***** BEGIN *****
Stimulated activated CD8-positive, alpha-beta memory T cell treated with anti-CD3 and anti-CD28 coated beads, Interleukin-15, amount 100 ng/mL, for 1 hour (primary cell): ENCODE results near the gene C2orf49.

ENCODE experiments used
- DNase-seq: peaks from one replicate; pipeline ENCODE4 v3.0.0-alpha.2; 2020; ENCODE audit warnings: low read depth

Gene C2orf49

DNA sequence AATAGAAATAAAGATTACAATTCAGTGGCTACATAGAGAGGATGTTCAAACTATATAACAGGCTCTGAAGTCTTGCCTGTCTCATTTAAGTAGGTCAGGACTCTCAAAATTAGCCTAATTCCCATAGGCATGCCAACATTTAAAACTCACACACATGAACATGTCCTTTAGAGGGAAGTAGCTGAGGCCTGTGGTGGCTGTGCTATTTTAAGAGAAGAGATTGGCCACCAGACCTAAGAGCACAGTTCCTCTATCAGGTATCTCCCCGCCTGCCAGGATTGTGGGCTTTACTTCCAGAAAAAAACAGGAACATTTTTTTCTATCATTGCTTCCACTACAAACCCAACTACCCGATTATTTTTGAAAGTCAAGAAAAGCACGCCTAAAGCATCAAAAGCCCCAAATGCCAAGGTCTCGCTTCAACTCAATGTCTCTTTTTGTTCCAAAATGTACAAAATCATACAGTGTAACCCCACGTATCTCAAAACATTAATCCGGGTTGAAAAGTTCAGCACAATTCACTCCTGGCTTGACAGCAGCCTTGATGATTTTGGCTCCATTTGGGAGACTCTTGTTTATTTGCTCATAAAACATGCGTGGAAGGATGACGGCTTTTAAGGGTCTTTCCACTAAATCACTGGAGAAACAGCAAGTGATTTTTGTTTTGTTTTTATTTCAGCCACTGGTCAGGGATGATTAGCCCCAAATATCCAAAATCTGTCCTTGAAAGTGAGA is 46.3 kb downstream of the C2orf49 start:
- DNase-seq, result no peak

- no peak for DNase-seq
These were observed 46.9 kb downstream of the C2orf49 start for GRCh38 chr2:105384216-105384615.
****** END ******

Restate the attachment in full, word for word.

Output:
Stimulated activated CD8-positive, alpha-beta memory T cell treated with anti-CD3 and anti-CD28 coated beads, Interleukin-15, amount 100 ng/mL, for 1 hour (primary cell): ENCODE results near the gene C2orf49.

ENCODE experiments used
- DNase-seq: peaks from one replicate; pipeline ENCODE4 v3.0.0-alpha.2; 2020; ENCODE audit warnings: low read depth

Gene C2orf49

DNA sequence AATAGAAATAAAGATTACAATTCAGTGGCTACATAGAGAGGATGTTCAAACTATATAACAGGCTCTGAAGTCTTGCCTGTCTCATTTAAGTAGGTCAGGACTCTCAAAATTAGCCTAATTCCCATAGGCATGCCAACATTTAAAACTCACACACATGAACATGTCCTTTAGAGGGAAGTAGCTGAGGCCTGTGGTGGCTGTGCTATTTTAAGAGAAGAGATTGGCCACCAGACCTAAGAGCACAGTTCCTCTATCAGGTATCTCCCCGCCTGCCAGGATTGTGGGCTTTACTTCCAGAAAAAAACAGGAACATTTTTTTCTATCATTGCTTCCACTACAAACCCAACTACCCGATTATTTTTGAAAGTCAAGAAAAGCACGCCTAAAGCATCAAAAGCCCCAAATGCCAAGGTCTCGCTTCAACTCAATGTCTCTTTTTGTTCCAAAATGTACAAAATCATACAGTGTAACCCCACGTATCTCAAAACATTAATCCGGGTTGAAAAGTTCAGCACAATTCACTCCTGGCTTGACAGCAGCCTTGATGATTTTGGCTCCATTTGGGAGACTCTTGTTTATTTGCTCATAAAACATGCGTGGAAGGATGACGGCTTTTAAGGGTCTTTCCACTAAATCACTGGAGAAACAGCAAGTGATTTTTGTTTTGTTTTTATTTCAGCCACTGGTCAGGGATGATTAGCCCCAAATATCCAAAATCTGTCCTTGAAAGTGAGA is 46.3 kb downstream of the C2orf49 start:
- DNase-seq, result no peak

- no peak for DNase-seq
These were observed 46.9 kb downstream of the C2orf49 start for GRCh38 chr2:105384216-105384615.